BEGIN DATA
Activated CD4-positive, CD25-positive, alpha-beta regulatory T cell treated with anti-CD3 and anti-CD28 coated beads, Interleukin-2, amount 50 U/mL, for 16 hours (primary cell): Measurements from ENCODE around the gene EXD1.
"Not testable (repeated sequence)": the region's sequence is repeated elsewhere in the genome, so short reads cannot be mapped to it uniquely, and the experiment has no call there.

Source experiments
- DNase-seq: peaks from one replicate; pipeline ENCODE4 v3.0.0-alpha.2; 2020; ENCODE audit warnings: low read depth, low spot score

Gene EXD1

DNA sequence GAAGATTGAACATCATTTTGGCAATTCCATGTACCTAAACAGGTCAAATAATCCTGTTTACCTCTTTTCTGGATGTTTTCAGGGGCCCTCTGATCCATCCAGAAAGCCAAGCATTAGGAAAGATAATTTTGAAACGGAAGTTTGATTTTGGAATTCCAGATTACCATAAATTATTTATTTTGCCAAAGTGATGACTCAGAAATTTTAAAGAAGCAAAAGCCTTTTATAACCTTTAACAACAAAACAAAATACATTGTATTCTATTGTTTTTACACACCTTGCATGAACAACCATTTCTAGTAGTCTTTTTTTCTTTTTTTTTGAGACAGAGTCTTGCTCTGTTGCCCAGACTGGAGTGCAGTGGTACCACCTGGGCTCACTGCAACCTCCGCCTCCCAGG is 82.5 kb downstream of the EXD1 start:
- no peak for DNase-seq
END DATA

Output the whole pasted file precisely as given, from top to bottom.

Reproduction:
Activated CD4-positive, CD25-positive, alpha-beta regulatory T cell treated with anti-CD3 and anti-CD28 coated beads, Interleukin-2, amount 50 U/mL, for 16 hours (primary cell): Measurements from ENCODE around the gene EXD1.
"Not testable (repeated sequence)": the region's sequence is repeated elsewhere in the genome, so short reads cannot be mapped to it uniquely, and the experiment has no call there.

Source experiments
- DNase-seq: peaks from one replicate; pipeline ENCODE4 v3.0.0-alpha.2; 2020; ENCODE audit warnings: low read depth, low spot score

Gene EXD1

DNA sequence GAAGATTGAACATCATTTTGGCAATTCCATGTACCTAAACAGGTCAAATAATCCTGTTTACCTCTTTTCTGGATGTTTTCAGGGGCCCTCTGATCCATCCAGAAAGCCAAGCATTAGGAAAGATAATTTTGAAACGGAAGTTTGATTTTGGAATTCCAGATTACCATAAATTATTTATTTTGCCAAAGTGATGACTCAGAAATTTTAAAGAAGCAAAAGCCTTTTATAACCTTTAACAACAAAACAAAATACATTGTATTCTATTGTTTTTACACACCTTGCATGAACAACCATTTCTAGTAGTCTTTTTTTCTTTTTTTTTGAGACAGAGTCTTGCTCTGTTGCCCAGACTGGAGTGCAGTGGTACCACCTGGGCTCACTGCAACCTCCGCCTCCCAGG is 82.5 kb downstream of the EXD1 start:
- no peak for DNase-seq